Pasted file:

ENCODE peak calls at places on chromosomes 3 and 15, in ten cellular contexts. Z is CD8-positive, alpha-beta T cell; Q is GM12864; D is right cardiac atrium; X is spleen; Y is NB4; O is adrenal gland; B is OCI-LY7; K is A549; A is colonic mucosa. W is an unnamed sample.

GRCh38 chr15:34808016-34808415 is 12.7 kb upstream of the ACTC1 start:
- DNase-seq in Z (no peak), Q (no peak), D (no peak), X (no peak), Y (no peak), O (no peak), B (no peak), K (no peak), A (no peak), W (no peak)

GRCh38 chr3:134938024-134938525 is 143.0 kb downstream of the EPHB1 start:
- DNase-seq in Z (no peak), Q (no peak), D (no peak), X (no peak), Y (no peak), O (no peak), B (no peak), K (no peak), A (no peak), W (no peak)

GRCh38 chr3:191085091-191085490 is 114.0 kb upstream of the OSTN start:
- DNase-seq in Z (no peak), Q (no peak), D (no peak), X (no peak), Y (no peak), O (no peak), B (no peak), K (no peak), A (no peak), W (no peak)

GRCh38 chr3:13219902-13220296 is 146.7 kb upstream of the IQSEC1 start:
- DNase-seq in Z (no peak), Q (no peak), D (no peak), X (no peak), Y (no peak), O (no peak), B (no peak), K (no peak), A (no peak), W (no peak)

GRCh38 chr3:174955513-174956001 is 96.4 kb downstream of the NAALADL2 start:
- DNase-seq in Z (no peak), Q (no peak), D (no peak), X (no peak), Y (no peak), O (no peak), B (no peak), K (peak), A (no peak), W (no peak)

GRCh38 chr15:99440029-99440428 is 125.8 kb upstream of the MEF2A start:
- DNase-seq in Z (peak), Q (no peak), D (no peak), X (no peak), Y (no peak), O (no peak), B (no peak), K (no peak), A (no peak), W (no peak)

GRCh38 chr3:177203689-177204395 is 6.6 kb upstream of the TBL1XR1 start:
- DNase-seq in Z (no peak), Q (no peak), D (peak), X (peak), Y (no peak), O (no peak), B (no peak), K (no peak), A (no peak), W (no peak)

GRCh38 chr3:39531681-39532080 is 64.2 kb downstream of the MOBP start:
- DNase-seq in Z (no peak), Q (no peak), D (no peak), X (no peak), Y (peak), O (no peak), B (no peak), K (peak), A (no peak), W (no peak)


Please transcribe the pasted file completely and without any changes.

ENCODE peak calls at places on chromosomes 3 and 15, in ten cellular contexts. Z is CD8-positive, alpha-beta T cell; Q is GM12864; D is right cardiac atrium; X is spleen; Y is NB4; O is adrenal gland; B is OCI-LY7; K is A549; A is colonic mucosa. W is an unnamed sample.

GRCh38 chr15:34808016-34808415 is 12.7 kb upstream of the ACTC1 start:
- DNase-seq in Z (no peak), Q (no peak), D (no peak), X (no peak), Y (no peak), O (no peak), B (no peak), K (no peak), A (no peak), W (no peak)

GRCh38 chr3:134938024-134938525 is 143.0 kb downstream of the EPHB1 start:
- DNase-seq in Z (no peak), Q (no peak), D (no peak), X (no peak), Y (no peak), O (no peak), B (no peak), K (no peak), A (no peak), W (no peak)

GRCh38 chr3:191085091-191085490 is 114.0 kb upstream of the OSTN start:
- DNase-seq in Z (no peak), Q (no peak), D (no peak), X (no peak), Y (no peak), O (no peak), B (no peak), K (no peak), A (no peak), W (no peak)

GRCh38 chr3:13219902-13220296 is 146.7 kb upstream of the IQSEC1 start:
- DNase-seq in Z (no peak), Q (no peak), D (no peak), X (no peak), Y (no peak), O (no peak), B (no peak), K (no peak), A (no peak), W (no peak)

GRCh38 chr3:174955513-174956001 is 96.4 kb downstream of the NAALADL2 start:
- DNase-seq in Z (no peak), Q (no peak), D (no peak), X (no peak), Y (no peak), O (no peak), B (no peak), K (peak), A (no peak), W (no peak)

GRCh38 chr15:99440029-99440428 is 125.8 kb upstream of the MEF2A start:
- DNase-seq in Z (peak), Q (no peak), D (no peak), X (no peak), Y (no peak), O (no peak), B (no peak), K (no peak), A (no peak), W (no peak)

GRCh38 chr3:177203689-177204395 is 6.6 kb upstream of the TBL1XR1 start:
- DNase-seq in Z (no peak), Q (no peak), D (peak), X (peak), Y (no peak), O (no peak), B (no peak), K (no peak), A (no peak), W (no peak)

GRCh38 chr3:39531681-39532080 is 64.2 kb downstream of the MOBP start:
- DNase-seq in Z (no peak), Q (no peak), D (no peak), X (no peak), Y (peak), O (no peak), B (no peak), K (peak), A (no peak), W (no peak)